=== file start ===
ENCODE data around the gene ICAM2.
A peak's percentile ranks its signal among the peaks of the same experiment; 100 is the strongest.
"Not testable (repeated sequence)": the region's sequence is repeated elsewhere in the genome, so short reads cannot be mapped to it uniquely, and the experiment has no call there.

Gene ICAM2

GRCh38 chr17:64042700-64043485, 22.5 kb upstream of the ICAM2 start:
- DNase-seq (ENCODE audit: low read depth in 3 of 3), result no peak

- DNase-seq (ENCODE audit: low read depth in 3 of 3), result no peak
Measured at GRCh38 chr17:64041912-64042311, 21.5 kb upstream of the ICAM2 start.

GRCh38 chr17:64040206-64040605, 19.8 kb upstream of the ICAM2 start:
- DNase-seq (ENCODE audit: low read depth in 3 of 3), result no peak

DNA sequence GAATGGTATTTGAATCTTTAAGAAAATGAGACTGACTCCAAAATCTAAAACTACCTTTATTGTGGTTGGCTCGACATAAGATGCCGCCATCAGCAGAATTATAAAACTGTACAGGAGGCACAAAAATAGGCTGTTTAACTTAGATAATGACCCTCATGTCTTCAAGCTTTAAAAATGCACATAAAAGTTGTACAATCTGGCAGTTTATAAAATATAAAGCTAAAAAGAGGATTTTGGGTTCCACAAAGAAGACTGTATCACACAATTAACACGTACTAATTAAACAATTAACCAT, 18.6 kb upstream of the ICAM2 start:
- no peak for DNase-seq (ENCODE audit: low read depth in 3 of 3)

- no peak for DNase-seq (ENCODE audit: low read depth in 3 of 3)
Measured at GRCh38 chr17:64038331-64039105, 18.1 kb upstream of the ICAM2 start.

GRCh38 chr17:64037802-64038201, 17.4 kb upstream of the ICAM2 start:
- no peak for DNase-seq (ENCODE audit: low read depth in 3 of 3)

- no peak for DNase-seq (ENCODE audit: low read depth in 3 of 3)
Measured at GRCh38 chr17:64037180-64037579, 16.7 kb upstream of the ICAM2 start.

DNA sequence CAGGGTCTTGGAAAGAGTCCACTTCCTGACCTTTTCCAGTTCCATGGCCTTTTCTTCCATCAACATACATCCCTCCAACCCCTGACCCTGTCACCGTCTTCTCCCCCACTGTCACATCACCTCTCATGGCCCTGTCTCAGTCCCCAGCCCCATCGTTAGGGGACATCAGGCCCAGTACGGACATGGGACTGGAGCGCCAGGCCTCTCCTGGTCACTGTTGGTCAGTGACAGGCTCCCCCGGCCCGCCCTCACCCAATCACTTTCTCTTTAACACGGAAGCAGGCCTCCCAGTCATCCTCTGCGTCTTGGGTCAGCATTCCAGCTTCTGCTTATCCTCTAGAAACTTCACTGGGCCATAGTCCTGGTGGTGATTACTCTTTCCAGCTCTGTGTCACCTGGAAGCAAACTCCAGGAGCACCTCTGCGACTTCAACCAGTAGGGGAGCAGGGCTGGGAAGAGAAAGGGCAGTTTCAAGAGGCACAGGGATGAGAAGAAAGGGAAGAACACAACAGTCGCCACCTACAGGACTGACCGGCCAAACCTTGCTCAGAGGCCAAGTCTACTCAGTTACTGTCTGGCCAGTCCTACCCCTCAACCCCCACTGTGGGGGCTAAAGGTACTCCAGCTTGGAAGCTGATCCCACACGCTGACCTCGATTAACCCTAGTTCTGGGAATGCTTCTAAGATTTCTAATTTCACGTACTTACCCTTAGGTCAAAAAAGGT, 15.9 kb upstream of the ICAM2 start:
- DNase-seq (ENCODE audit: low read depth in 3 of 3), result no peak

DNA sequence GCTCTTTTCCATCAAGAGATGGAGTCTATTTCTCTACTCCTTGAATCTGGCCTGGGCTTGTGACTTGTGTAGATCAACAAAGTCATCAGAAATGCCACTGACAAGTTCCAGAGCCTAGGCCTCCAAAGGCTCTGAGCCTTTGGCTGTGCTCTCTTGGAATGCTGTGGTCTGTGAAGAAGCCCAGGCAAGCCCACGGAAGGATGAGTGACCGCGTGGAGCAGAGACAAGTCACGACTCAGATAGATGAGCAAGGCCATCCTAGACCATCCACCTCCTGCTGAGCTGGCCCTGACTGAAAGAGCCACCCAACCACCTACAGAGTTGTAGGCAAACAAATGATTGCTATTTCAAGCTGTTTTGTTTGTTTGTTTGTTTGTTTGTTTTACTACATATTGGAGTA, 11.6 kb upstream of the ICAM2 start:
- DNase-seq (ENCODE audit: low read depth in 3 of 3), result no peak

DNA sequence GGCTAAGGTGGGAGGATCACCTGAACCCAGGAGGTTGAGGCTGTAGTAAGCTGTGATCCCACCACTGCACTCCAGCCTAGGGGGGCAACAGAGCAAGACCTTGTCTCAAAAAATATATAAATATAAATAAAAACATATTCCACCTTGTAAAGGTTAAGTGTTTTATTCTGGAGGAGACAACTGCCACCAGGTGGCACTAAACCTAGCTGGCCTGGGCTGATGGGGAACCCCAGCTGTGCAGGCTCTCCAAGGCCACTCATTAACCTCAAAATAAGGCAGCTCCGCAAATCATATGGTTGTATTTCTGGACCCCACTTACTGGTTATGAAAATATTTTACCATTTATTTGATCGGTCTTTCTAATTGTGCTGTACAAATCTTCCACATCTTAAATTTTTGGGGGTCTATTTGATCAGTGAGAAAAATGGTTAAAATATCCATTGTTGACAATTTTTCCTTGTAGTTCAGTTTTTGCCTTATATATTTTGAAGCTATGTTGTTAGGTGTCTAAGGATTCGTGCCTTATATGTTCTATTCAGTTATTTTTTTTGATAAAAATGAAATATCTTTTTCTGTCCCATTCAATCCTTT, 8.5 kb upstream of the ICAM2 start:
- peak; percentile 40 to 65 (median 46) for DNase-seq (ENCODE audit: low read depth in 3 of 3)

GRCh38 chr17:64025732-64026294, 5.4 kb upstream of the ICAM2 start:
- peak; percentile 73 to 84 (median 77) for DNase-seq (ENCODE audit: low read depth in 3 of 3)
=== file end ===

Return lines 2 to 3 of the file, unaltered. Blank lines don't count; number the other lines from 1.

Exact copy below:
A peak's percentile ranks its signal among the peaks of the same experiment; 100 is the strongest.
"Not testable (repeated sequence)": the region's sequence is repeated elsewhere in the genome, so short reads cannot be mapped to it uniquely, and the experiment has no call there.